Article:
For one thing, the opener strategy depends on guys willing to buy in to unconventional roles. A veteran pitcher who has been a starter for several years — whose habits, routines and ego are tied up in starting games — is unlikely to take well to suddenly being called upon to come out in the second inning rather than the first. This is especially true if he’s approaching free agency and would prefer to position himself as a potential ace as opposed to just some middle relief arm. As such, having a pitching staff of young, flexible pitchers with relatively little established work as starters and, thus, very little major league service time, is pretty key to the strategy. Which, in turn, means that the use of the opener strategy will likely select for (another evolutionary term!) cheaper pitchers with less star power and, as such, depressed salaries. At a time when front offices are becoming stingier and stingier, the opener may come to be viewed as yet another excuse for teams not to spend money on players.

There is also an aesthetic problem to the opener. While, obviously, a front office and a manager are tasked with winning games first and foremost, baseball as a whole is an entertainment product. Fans are generally cool to constant pitching changes as it is and, for that matter, change in general, and thus bullpen specialization has had a bit of an alienating effect. As I wrote late in the season, a lot of people prefer to view baseball games as battles between starting pitchers and don’t view players as fungible as a lot of baseball operations departments do. I have no doubt that if a team using an opener makes a deep playoff run that fans will not care a bit — winning excuses almost everything — but obviously not everyone who uses an opener will win. When teams lose with a parade of semi-anonymous relievers as opposed to some lovable old tomato cans, fans may care less than usual. There’s at least some value in having a Zane Smith or a Rick Mahler taking the hill for your 90-loss team every fifth day. “Science may win on the field but aesthetics win hearts and minds.”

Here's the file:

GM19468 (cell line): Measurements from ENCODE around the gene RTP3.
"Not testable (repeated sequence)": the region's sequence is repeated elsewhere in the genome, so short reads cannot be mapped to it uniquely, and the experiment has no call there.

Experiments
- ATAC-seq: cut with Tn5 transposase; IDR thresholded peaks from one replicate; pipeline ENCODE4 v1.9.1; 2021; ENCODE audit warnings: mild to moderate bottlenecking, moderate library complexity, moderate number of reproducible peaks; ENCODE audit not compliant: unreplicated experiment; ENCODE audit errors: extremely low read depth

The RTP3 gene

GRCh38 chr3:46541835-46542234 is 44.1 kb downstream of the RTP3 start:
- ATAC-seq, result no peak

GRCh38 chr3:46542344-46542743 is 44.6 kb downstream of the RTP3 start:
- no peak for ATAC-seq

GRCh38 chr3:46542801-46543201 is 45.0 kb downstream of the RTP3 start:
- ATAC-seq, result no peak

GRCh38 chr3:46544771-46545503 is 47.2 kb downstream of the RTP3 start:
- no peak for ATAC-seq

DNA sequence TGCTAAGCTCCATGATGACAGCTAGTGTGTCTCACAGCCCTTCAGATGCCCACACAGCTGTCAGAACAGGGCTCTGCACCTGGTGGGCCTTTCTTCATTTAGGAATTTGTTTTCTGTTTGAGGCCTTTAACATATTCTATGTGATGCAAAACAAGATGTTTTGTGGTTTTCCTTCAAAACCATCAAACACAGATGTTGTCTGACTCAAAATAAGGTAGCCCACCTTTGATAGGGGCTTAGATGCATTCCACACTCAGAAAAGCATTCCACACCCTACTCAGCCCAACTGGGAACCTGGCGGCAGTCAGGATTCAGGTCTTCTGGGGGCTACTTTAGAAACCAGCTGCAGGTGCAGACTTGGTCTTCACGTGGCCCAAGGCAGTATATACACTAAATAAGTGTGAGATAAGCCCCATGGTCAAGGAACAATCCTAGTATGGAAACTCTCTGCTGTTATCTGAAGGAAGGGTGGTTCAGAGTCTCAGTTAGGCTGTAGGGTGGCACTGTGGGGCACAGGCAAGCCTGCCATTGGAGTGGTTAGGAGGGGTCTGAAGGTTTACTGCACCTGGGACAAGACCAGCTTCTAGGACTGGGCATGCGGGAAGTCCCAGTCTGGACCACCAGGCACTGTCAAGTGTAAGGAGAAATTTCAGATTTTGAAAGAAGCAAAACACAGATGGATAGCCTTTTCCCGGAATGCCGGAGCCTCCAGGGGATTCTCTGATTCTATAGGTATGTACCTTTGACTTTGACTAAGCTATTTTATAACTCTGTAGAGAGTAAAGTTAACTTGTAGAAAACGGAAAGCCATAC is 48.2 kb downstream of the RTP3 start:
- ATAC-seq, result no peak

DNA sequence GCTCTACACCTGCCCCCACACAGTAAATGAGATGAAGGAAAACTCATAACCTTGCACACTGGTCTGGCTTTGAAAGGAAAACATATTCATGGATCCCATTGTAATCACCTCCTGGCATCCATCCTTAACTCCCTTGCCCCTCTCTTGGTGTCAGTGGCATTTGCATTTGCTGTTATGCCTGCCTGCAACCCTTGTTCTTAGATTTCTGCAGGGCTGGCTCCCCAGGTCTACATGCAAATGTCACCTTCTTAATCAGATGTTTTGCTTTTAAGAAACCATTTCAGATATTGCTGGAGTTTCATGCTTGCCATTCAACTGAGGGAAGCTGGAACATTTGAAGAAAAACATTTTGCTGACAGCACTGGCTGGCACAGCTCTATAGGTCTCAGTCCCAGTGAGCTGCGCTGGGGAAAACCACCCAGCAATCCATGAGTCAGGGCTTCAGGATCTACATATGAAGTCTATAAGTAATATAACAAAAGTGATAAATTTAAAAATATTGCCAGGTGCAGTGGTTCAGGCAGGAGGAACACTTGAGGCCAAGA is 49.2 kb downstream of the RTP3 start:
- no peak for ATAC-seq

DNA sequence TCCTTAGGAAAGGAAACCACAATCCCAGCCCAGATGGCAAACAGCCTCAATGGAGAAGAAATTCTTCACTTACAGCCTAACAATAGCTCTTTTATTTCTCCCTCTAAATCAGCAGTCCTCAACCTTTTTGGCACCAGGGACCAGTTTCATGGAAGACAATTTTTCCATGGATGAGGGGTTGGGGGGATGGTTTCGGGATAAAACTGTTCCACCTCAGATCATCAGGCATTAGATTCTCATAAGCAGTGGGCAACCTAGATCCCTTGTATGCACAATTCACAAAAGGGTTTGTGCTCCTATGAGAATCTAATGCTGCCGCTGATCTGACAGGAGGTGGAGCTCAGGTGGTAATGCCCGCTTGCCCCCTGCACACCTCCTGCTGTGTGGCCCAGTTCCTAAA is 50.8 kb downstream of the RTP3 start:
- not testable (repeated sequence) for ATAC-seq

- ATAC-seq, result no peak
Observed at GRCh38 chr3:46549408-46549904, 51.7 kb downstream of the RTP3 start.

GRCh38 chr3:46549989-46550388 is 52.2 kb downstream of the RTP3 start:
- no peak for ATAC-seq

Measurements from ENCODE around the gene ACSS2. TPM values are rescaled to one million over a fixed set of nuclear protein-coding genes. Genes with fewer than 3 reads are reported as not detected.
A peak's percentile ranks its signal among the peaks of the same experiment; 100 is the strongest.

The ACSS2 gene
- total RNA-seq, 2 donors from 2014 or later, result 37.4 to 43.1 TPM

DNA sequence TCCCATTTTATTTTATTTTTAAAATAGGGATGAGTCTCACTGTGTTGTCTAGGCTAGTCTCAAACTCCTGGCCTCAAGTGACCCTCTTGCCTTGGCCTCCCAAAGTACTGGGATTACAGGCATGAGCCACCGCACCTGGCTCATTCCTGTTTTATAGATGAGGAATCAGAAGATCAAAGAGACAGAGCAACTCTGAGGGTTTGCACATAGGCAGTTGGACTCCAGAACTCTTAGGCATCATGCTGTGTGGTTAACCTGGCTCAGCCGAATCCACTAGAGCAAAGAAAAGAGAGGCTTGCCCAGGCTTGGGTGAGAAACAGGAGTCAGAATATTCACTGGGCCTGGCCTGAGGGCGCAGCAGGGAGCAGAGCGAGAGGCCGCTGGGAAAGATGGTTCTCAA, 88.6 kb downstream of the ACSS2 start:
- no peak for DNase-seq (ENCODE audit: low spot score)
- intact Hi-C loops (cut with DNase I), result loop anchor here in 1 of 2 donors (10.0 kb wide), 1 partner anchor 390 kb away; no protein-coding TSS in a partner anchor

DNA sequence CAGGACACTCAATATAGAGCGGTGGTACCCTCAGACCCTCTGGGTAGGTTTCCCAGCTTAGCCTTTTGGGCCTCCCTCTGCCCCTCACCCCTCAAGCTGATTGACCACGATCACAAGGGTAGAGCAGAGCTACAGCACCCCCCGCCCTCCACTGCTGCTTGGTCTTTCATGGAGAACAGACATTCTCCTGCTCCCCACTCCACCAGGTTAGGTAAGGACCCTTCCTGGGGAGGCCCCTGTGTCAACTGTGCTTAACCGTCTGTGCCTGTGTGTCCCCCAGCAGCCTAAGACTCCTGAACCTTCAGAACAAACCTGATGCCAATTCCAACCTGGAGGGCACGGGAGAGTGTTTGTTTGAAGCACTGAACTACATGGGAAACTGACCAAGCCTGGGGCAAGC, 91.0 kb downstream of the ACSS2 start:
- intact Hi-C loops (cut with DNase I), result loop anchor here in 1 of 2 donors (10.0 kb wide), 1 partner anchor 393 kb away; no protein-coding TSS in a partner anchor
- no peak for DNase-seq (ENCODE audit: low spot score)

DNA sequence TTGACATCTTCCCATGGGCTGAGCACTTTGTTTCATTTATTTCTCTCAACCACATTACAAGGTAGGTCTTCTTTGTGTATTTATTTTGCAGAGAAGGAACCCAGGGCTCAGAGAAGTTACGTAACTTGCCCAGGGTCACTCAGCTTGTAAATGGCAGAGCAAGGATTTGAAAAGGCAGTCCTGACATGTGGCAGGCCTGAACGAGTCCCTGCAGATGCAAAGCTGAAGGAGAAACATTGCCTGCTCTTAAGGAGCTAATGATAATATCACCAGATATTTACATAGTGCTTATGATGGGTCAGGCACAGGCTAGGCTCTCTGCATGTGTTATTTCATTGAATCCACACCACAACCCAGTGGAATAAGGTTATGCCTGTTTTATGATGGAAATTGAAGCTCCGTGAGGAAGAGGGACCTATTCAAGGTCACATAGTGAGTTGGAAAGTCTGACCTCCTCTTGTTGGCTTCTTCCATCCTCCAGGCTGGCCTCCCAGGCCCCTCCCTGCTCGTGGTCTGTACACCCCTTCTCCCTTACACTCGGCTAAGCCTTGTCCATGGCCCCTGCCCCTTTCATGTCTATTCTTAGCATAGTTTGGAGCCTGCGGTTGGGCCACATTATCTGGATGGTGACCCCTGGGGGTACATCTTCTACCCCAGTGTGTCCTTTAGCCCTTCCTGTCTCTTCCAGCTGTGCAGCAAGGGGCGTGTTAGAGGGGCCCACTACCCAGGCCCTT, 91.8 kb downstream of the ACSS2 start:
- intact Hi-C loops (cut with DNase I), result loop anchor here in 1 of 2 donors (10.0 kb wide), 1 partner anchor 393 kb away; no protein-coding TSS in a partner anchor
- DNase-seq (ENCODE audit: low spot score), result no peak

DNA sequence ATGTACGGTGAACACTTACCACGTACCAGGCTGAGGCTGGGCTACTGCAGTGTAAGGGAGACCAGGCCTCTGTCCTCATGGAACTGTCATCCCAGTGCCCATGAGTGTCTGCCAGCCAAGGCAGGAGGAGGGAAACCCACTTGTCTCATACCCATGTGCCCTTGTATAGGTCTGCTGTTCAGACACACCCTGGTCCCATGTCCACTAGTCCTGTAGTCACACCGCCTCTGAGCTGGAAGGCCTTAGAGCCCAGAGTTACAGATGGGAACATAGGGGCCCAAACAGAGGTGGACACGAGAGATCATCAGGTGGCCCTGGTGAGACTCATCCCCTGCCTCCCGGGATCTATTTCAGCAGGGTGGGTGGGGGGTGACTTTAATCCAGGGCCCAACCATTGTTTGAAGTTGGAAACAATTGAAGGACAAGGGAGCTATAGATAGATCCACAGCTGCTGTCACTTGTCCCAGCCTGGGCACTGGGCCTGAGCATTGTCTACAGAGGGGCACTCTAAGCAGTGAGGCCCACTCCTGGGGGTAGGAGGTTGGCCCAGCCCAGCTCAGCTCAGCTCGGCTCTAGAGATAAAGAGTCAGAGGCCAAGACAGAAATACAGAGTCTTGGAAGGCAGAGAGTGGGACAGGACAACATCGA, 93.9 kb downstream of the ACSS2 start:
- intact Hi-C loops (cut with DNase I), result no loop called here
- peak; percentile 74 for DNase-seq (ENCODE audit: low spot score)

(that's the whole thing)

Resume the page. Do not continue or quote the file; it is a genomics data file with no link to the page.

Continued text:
We’re probably getting ahead of ourselves with that, though. Indeed, at the moment it’s hard to say how far the opener experiment will go and how many teams will go with it. Heck, it’s even hard to say if the Rays themselves will use it as much in 2019 as they did in 2018. They just signed veteran starter Charlie Morton, and it’s pretty unlikely that Kevin Cash is going to ask a 35-year-old starter with a pretty significant injury history to suddenly change his approach to the game. They also, obviously, employ the reigning American League Cy Young winner in Blake Snell, and he’s not gonna be a “bulk guy” any time soon. The opener, we may find, is less a hot new strategy than it is the best option available when you simply don’t have enough good starting pitchers to otherwise be competitive.